When a U.S. Navy submarine comes to Portsmouth Naval Shipyard (PNS) to be renovated and updated, it gets a total overhaul inside and out right down to the smallest detail. “Doors and the like can be taken off the ship and brought into our shops, but many other surfaces cannot, so we need a stripper that we can use safely within confined areas that won’t contaminate the sub,” says Foreman of Paint Shop 71 Bob Moors.
“We have to use chemical strippers rather than mechanical methods, such as sanding, because of the dust they produce. The internal environment of a sub –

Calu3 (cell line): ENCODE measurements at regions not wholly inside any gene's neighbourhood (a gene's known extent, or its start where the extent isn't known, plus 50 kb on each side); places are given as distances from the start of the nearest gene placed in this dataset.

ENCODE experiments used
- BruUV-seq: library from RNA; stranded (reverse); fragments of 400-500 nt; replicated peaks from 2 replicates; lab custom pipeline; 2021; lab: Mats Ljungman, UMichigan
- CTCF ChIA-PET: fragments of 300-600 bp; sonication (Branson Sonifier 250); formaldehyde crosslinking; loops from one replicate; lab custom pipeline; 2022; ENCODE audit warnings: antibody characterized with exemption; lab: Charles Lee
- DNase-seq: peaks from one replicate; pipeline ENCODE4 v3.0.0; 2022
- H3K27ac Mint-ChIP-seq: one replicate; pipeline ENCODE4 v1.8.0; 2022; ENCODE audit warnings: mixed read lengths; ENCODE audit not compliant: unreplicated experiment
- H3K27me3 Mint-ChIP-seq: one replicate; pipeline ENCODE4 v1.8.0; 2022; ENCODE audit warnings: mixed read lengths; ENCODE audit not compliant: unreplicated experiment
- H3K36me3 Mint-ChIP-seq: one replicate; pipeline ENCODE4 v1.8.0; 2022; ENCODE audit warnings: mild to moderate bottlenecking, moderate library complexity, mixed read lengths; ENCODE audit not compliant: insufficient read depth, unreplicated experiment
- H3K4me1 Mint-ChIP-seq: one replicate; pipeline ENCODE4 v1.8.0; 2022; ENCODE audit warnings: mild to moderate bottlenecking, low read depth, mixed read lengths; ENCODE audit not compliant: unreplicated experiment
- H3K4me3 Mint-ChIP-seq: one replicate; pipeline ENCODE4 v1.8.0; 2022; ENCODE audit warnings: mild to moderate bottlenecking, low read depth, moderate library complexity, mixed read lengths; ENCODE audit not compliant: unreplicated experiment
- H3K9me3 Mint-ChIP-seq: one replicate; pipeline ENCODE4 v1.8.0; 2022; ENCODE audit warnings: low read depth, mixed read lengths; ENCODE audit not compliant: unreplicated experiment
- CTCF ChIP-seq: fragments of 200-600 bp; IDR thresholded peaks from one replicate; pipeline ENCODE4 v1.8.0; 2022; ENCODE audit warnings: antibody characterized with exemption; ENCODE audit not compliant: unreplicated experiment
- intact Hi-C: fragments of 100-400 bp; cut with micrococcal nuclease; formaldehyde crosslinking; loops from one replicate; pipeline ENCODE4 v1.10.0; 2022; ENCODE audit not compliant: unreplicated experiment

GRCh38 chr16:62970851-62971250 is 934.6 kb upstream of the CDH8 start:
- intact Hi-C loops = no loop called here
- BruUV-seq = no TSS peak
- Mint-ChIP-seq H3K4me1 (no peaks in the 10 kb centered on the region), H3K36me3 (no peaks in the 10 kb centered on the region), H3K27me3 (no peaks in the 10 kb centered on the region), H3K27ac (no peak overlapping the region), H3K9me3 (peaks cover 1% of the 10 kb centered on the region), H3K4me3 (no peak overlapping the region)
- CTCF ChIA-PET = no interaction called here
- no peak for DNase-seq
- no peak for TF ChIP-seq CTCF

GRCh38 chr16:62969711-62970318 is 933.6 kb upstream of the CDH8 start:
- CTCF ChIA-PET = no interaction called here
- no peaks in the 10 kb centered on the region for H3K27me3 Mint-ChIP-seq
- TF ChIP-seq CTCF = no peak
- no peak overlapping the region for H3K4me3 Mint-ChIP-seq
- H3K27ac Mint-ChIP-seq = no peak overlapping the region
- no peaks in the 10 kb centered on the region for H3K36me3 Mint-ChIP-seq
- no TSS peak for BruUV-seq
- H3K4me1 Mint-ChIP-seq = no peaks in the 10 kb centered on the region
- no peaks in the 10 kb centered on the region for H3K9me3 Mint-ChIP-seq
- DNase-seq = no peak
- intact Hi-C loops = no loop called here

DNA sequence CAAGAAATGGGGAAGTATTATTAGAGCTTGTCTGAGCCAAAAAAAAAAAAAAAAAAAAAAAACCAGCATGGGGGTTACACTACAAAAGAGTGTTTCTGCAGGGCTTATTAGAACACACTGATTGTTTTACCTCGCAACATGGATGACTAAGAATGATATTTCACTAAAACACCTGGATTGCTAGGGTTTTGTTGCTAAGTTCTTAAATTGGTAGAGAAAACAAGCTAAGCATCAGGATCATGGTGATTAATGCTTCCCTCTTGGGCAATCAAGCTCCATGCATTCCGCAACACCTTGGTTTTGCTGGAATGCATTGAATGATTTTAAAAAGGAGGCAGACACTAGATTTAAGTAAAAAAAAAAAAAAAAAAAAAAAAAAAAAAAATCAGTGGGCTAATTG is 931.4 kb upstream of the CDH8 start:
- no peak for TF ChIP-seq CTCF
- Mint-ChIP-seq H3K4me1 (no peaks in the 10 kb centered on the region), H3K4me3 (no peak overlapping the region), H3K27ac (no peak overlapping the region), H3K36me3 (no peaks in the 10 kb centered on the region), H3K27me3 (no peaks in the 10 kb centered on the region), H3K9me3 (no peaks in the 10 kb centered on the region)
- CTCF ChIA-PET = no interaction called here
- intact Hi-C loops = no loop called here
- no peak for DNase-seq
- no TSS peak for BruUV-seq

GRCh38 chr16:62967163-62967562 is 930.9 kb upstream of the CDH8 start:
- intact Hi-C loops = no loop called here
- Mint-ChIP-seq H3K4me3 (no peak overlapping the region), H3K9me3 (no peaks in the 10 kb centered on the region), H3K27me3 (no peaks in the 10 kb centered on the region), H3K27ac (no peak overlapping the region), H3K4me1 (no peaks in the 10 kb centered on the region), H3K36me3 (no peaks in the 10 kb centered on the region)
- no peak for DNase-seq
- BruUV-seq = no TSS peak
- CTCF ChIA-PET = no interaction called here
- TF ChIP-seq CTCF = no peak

especially instrumentation – is extremely sensitive to dust particles that result from sanding and scraping so a chemical stripper is extremely important,” Moors says. “In the past we had no choice but to use a harsher methylene chloride product. It worked well but was classified as a Volatile Hazardous Air Pollutant which means it’s bad for the environment. It also required extensive controls (for example: ventilation and respirators) to prevent worker exposure,” he explains. “The major advantage of the soy-based stripper is that it can be used almost any place on the ship because the health risks are reduced and it’s environmentally friendly.”